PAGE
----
(Cindy Gladue. Facebook)
EDITOR’s NOTE- Article updated on April 7, 2015, to clarify that the Crown did not specifically pay Alberta’s acting chief medical examiner Graeme Dowling.
APTN National News
The defence lawyer for Bradly Barton, who was found not guilty in the death of Cindy Gladue, used a for-hire forensic pathologist from the U.S. who specializes in child murder trials and once testified shaken baby syndrome was a “controversial” theory.
An Edmonton jury found Barton, a 46 year-old truck driver from Mississauga, Ont. with a penchant for violent pornography, not guilty on March 18 of first-degree murder and not guilty of manslaughter in the death of Gladue.
The not-guilty verdict ignited outrage. Protests are planned cross-country Thursday calling for “Justice for Cindy Gladue.”
Gladue, 36, was found dead and bloody in a bathtub at the Yellowhead Inn in Edmonton on June 23, 2011.
During the trial, Barton’s lawyer Dino Bottos brought in Minnesota-based Janice Ophoven to counter testimony from Crown witness and Alberta’s acting chief medical examiner Graeme Dowling. Dowling testified an 11 centimetre cut in Gladue’s vaginal wall led to her death. He said the cut was made by a sharp object.
Police did not find any sharp object as evidence.
The evidence around the Gladue’s cut was so central to the Crown’s case it submitted Gladue’s preserved pelvis area as an exhibit. It is believed to be the first time in Canadian trial history that a human body part was presented as an exhibit.
Testifying for the defence, Ophoven said the wound was not caused by a sharp object, but by blunt force trauma. The testimony backed the defence theory that rough sex caused the cut in Gladue’s vaginal wall, which led to her death.
Court heard that Barton paid to have sex with Gladue.
The apparent conflict of expert medical testimony was used by Bottos in his closing remarks to the jury.
Bottos said in an interview with APTN that Ophoven had been used as an expert witness in other Alberta trials. He said Ophoven specializes in child deaths, but “advises that she consults on three or four or five adult deaths every year.”
Bottos said he is aware that prosecutors in the U.S. and Canada have “gone after” Ophoven’s credibility in the past, but he’s confident she is a solid expert.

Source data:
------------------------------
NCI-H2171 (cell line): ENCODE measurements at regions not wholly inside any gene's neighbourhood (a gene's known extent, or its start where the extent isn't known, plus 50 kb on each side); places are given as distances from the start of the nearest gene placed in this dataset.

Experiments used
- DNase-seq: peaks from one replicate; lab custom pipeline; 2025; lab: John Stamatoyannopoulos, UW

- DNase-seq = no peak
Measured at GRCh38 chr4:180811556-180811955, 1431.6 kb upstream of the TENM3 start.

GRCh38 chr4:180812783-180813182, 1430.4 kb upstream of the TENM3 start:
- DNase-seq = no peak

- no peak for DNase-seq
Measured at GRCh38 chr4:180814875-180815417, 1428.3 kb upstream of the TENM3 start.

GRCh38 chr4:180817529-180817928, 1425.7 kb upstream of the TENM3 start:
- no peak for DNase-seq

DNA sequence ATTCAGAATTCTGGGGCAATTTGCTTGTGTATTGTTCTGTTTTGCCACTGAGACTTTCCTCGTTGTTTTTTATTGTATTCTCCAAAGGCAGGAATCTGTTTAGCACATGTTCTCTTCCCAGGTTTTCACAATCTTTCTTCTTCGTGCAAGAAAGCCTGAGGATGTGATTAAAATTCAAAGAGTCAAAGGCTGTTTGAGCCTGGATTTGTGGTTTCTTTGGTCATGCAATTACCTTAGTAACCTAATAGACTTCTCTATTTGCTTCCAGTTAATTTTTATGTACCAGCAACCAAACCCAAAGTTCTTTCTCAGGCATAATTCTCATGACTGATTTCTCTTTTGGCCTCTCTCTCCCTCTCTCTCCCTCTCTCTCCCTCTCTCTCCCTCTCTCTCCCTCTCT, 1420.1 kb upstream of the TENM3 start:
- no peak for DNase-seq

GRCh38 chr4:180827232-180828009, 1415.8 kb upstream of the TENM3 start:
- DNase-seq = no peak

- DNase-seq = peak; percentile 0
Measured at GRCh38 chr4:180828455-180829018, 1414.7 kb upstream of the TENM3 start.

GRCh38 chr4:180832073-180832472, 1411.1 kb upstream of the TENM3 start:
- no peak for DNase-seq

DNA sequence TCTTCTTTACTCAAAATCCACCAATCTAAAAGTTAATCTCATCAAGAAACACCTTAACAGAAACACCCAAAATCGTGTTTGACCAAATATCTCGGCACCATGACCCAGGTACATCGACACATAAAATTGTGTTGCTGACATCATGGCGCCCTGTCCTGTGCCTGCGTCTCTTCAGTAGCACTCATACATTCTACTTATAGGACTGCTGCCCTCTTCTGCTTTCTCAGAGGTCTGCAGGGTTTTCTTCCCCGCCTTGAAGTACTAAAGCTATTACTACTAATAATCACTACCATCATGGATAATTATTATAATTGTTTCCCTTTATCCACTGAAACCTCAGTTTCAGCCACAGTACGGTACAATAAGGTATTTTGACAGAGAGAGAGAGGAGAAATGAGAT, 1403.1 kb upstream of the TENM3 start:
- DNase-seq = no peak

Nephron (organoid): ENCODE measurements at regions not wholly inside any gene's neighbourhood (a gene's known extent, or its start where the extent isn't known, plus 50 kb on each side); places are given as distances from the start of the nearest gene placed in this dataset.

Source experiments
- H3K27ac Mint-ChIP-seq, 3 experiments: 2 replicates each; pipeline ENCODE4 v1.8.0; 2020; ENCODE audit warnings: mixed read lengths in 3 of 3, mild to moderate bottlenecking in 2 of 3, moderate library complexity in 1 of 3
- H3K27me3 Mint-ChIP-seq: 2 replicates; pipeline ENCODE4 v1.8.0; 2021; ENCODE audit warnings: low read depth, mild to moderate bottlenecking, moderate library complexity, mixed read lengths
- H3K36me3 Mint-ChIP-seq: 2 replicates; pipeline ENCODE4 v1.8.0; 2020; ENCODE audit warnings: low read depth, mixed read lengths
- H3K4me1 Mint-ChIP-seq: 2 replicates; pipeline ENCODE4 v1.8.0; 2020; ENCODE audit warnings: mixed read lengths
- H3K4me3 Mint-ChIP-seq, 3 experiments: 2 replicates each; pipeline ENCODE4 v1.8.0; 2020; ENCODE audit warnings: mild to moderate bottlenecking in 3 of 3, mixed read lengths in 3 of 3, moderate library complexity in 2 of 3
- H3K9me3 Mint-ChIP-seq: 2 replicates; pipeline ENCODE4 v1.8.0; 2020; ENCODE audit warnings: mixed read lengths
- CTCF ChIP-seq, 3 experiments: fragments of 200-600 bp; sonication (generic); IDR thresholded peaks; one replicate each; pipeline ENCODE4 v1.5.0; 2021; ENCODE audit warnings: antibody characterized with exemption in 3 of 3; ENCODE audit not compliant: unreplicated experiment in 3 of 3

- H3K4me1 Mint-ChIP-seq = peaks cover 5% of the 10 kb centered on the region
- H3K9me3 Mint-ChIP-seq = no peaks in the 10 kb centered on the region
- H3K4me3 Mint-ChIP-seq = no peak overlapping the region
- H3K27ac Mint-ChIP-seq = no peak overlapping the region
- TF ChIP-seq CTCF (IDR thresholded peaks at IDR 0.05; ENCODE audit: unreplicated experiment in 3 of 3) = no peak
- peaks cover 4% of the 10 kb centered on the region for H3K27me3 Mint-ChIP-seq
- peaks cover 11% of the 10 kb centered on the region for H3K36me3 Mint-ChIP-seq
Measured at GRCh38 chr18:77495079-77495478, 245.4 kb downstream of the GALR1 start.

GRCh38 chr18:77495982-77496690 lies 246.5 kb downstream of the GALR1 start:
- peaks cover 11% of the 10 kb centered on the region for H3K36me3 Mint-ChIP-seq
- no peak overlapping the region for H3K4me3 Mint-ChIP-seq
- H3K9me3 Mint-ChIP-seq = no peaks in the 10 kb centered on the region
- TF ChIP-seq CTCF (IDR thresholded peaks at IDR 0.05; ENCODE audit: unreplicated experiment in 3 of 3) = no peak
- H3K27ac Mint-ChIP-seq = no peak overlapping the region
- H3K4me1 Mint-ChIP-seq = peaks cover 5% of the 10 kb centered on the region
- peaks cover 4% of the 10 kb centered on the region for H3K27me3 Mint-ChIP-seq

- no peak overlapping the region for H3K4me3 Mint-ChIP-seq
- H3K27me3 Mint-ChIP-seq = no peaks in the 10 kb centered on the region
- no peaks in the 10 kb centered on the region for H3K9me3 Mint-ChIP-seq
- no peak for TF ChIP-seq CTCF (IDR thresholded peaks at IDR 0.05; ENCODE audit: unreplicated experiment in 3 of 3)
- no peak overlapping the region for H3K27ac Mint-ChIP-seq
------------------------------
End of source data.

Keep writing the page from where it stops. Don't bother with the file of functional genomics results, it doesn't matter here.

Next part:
“She has been cleared of all wrongdoing, has never been disciplined for any wrongdoing,” he said. “Her record is clean, she is an honourable person.”
APTN asked Bottos how much he paid Ophoven to testify.
“That is none of your business,” he said.
The Alberta Crown’s office issued a statement saying it never paid Dowlings during the Barton trial.
“(Ophoven) was qualified by the court to give expert testimony. The court permitted her to give evidence,” said the statement.
Ophoven makes most of her living as an expert witness for defence lawyers, according to evidence submitted during the 2013 Nebraska trial of Ryan Kozisek who was accused of killing his four-month-old daughter.
According to evidence from that trial -and reported by the York News-Times, Ophoven is paid about $12,000 US per case. The York News-Times reported Ophoven is paid, $4,000 to review a case, another $4,000 to make a report and $4,000 to testify.
Prosecutor William Tangeman then asked Ophoven if she copied and pasted opinions from one case to another.
Ophoven said she only copied and pasted “graphics, some backgrounds, but not opinions,” the newspaper reported.
During the same trial, Ophoven testified that shaken baby syndrome was a “controversial” theory that is the subject of “ongoing debate in the medical field.”
Last week, the Nebraska Court of Appeal ordered a new trial for Kozisek. He was convicted in 2013 and sentenced to up to 50 years in prison. The appeal court, however, rejected Kosizek’s arguments on the forensic testimony. Instead, it ordered the new trial based on testimony by his ex-wife.
The Nebraska Attorney General’s office said it could not provide its file on Ophoven because the case was being retried.
Ophoven’s testimony was also featured in a report by the U.S.-based National Centre for Prosecution of Child Abuse. The report, Overcoming Defence Expert Testimony in Abusive Head Trauma Cases, said one of the challenges prosecutors face comes from a “group of physicians who testify frequently and convincingly for the defense…even though many of their opinions are outside the consensus of the medical community.”
The report cites three examples of Ophoven’s defence testimony that relied on either discredited or experimental medical research.
In one instance, the report linked Ophoven’s testimony to a discredited 1987 study based on “crude models” that concluded that massive brain injuries couldn’t be caused by shaking alone.
The Public Health Agency of Canada states that shaken baby syndrome is a “preventable tragedy.” The agency states that incidences of shaken baby syndrome “may be severely underestimated due to missed diagnosis and underreporting.”
Ophoven could not be reached for comment.
The biography on her website states she is a “pediatric forensic pathologist” with over 30 years of experience and that she has “focused her clinical practice on understanding child abuse and injury to children.”
Barton’s acquittal has sparked outrage across the country. Rallies are planned for Thursday in Victoria, Edmonton, Regina, Saskatoon, Winnipeg, Ottawa, Toronto and St. John’s. There are also rallies planned in smaller centres like Lac La Biche, Alta., Lethbridge, Alta., and St. Paul, Alta.
“I really seems to have struck a nerve with people. It has something to do with the horror, not only in the way she was murdered, but how she was treated afterwards in court,” said Audrey Huntley, one of the organizers for the Toronto rally. “As well as the fact the killer walked free after having admitted to wounding her.”